Fall 2021 - HIST 373 D100
Conquest in North America, 1500-1900 (4)
Class Number: 4357
Delivery Method: Remote
Course Times + Location:
Tu 2:30 PM – 5:20 PM
REMOTE LEARNING, Burnaby
Exam Times + Location:
Dec 16, 2021
5:00 PM – 5:00 PM
TAKE HOME-EXAM, Burnaby
1 778 782-4400
Prerequisites:45 units including six units of lower division History and one of HIST 101, 104, or 212, or permission of the department.
A broad examination of attempts by aboriginal, imperial, and mercantile forces to claim and control the North American continent from the arrival of Spanish conquistadors in the early 1500s to the surrender of Geronimo in 1886. Explores the processes of colonization from many perspectives, including Aboriginal, American, English, French, Russian, and Spanish ambitions and activities. Breadth-Humanities.
Examines attempts to claim and control the North American continent by aboriginal, mercantile, and imperial forces from the early 1500s to Geronimo’s surrender in 1886. Lectures and readings explore the processes of colonization from many perspectives, paying equal attention to the aims and responses of American, English, French, Indigenous, Russian, and Spanish agents:
- Global networks of imperial contestation
- Indigenous expansionism and responses to imperialism
- Mutual constitution of nature and empire
- Spatial and historical implications of settlement
- Processes of dispossession and incorporation
Students with hidden or visible disabilities who believe they need class or exam accommodations, including in the current context of remote learning, should register with the SFU Centre for Accessible Learning (firstname.lastname@example.org or 778-782-3112) as soon as possible to ensure that they are eligible and that approved accommodations and services are implemented in a timely fashion.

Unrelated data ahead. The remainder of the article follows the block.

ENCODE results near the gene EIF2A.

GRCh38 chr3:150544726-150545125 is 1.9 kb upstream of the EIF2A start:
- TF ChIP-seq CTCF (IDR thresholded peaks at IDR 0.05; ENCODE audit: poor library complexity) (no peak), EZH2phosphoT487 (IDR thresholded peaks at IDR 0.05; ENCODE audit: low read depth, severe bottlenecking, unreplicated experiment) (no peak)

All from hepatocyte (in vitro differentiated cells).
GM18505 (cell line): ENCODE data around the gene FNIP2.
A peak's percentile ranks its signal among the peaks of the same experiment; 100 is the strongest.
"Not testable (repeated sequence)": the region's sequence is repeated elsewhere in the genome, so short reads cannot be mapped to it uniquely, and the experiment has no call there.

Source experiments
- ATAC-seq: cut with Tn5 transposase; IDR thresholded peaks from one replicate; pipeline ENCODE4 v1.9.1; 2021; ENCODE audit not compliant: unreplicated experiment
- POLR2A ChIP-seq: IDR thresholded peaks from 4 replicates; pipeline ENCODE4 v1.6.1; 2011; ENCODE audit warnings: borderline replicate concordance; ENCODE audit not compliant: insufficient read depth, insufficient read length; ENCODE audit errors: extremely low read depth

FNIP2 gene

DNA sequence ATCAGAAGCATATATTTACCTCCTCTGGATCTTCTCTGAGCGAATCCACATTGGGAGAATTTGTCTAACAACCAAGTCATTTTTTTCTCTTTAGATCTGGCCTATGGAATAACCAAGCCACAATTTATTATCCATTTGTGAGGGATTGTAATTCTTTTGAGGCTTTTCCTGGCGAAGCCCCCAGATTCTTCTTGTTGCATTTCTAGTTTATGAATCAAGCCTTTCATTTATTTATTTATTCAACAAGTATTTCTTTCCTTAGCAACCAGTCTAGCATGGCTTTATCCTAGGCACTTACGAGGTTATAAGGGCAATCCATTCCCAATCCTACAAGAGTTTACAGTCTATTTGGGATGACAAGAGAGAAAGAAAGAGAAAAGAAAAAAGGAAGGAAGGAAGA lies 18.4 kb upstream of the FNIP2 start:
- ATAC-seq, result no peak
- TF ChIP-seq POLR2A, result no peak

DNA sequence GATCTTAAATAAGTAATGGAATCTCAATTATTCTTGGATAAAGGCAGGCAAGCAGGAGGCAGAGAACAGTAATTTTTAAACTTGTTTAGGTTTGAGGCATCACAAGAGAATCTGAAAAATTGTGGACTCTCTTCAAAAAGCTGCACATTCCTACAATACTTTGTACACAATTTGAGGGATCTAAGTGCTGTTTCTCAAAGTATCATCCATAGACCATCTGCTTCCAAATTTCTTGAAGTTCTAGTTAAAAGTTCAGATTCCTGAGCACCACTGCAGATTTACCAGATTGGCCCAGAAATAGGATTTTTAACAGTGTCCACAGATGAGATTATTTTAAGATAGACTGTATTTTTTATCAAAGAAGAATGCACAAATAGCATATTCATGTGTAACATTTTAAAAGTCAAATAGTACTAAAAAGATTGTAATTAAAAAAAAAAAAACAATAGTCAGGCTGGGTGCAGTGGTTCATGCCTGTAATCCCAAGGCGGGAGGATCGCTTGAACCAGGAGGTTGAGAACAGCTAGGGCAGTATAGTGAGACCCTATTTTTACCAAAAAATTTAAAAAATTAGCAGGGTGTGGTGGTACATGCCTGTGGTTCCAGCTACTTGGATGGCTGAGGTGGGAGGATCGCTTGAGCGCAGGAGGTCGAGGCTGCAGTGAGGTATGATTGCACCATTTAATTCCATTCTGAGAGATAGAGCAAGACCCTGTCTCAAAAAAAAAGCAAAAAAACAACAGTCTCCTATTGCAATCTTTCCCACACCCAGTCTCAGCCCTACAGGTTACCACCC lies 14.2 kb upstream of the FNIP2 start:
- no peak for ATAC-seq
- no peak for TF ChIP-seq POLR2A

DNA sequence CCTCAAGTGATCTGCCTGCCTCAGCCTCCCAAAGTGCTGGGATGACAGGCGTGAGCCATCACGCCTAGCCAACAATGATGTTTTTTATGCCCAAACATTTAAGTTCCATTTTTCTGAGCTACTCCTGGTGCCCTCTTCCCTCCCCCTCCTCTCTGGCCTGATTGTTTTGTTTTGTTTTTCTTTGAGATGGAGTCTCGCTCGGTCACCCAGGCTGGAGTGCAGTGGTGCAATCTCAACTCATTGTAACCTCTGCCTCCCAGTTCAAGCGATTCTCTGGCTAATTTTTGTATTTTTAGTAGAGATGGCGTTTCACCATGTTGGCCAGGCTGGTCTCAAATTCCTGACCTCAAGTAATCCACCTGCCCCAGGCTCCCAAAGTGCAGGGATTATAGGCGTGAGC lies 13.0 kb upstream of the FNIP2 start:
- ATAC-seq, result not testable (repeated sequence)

- Weekly Quizzes 10%
- Midterm Exam 30%
- Research Paper 30%
- Final Exam 30%
Lisa Brooks, Our Beloved Kin: A New History of King Philip’s War (Yale, 2019)
John Demos, The Unredeemed Captive: A Family Story from Early America (Knopf, 1994)
Karl Jacoby, Shadows at Dawn: An Apache Massacre and the Violence of History (Penguin, 2009)
Primary documents available on the Canvas website
ACADEMIC INTEGRITY: YOUR WORK, YOUR SUCCESS
SFU’s Academic Integrity web site http://www.sfu.ca/students/academicintegrity.html is filled with information on what is meant by academic dishonesty, where you can find resources to help with your studies and the consequences of cheating. Check out the site for more information and videos that help explain the issues in plain English.
Each student is responsible for his or her conduct as it affects the University community. Academic dishonesty, in whatever form, is ultimately destructive of the values of the University. Furthermore, it is unfair and discouraging to the majority of students who pursue their studies honestly. Scholarly integrity is required of all members of the University. http://www.sfu.ca/policies/gazette/student/s10-01.html
TEACHING AT SFU IN FALL 2021
Teaching at SFU in fall 2021 will involve primarily in-person instruction, with approximately 70 to 80 per cent of classes in person/on campus, with safety plans in place. Whether your course will be in-person or through remote methods will be clearly identified in the schedule of classes. You will also know at enrollment whether remote course components will be “live” (synchronous) or at your own pace (asynchronous).
Enrolling in a course acknowledges that you are able to attend in whatever format is required. You should not enroll in a course that is in-person if you are not able to return to campus, and should be aware that remote study may entail different modes of learning, interaction with your instructor, and ways of getting feedback on your work than may be the case for in-person classes.
Students with hidden or visible disabilities who may need class or exam accommodations, including in the context of remote learning, are advised to register with the SFU Centre for Accessible Learning (email@example.com or 778-782-3112) as early as possible in order to prepare for the fall 2021 term.